Black and Red: the colors of gravity...
In this article I’ll try to make black holes a bit easier to understand. Why? Because – up to recently – black holes were a mystery to me too. Lazserus helped me on my way to search more information. And now I feel confident enough to write something about the subject. I used many internet sources on this subject. As this is only an article to spread information, I hope the authors won’t mind I used their info, pictures and diagrams.

The death of Re
Re was the Egyptians’ sun god. Re was believed to travel the sky in a barge, starting at sunrise as the god Re-Harachte and sailing the sky towards the highest point as the god Khepri, then sailing back to the horizon as the god Re-Atum, the Creator who gives light and warmth and growth.
At night Re would fight the Big Snake Apep, who was trying to prevent Re from rising again: the battle between light and dark, right and wrong.
Of course Re won the battle each and every day, to shine his rays onto the fertile lands surrounding the river Nile, bringing food and prosperity to the realm. It’s not surprising that the most important god of Egypt was the sun, source of all wealth. The Pharaohs didn’t take on the name and depiction of Re for no reason. The sun was the embodiment of life AND eternal life. But how eternal is the life of the sun really?

A relatively small star
Well that’s not so hard: the expected life span of OUR sun is about 14 billion years. The sun is about one-third through that time, and can be compared to a human being in his late twenties, still full of strength and vigour.

How will the sun die eventually? During the next billion years or so, the sun will become brighter by 10%. This will heat up our planet as a result of a severe greenhouse effect. All of the oceans on earth will vaporise and all life will be destroyed. After another 5.5 billion years the sun will burn up all of its hydrogen fuel, most of it located in the core. Then it will start using up the hydrogen from the layers surrounding the core. This will cause the sun to swell like a big balloon. 2.5 billion years later the sun will have become about 160 times bigger than its present size. It has taken Mercury, Venus and very probably the Earth for breakfast. At that moment we call the sun a Red Giant.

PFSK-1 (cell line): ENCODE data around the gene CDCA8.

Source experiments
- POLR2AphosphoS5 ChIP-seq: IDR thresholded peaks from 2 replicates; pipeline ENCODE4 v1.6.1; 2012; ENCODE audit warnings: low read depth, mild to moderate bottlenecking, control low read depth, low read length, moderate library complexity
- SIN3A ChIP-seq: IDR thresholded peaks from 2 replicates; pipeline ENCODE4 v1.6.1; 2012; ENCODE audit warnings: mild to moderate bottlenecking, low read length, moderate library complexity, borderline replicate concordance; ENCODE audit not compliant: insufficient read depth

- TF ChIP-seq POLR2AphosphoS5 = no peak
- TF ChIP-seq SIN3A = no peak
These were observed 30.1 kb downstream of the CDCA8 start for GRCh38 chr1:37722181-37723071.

The sun’s exhaust gas, helium – generated through nuclear fission – will serve as the sun’s new fuel, when it has devoured all of its hydrogen. Helium apparently tastes better than hydrogen and the sun races through these reserves in only a mere 100 million years.

As an after-dinner surprise the sun will then eject enormous amounts of matter into space, cool down and contract to be an object with a very high density, about the size of our earth. We call this object a White Dwarf, and this has nothing to do with a certain Gimli. A teaspoonful of white dwarf material would weigh five-and-a-half tons or more in the Earth's gravity! Yet a white dwarf can contract no further; its electrons resist further compression by exerting an outward pressure that counteracts gravity. This balance between gravity and outward pressure is the reason why stars do not explode very soon after birth. Effectively the sun is now around its dying years.

White dwarfs are very common objects in the universe. Most of them are very dim and invisible to our eye and telescopes. A very famous one is Sirius B. Astronomer W.Bessel was the first to suspect that Sirius had an invisible companion when he observed that the path of the star wobbled. In the 1920's it was determined that Sirius B, the companion of Sirius, was a "white dwarf" star. The pull of its gravity caused Sirius's wavy movement.

Here is an X-ray image of the Sirius star system located 8.6 light years from Earth. This image shows two sources and a spike-like pattern due to the support structure for the transmission grating. The bright source is Sirius B, a white dwarf star that has a surface temperature of about 25,000 degrees Celsius which produces very low energy X-rays. The dim source at the position of Sirius A – a normal star more than twice as massive as the Sun – may be due to ultraviolet radiation from Sirius A leaking through the filter on the detector. The picture was taken with Chandra, an X-ray obervatory. Since its launch on July 23, 1999, the Chandra X-ray Observatory has been NASA's flagship mission for X-ray astronomy, taking its place in the fleet of "Great Observatories."

The picture to the right shows the same star system, now through a “normal” visible light telescope, to show exactly how small Sirius B is, compared to Sirius A, which is about 1.6 times the size of our own sun, but 22 (!) times the luminosity of our sun. Sirius B has a luminosity of 1/400 of our sun, making it very dim.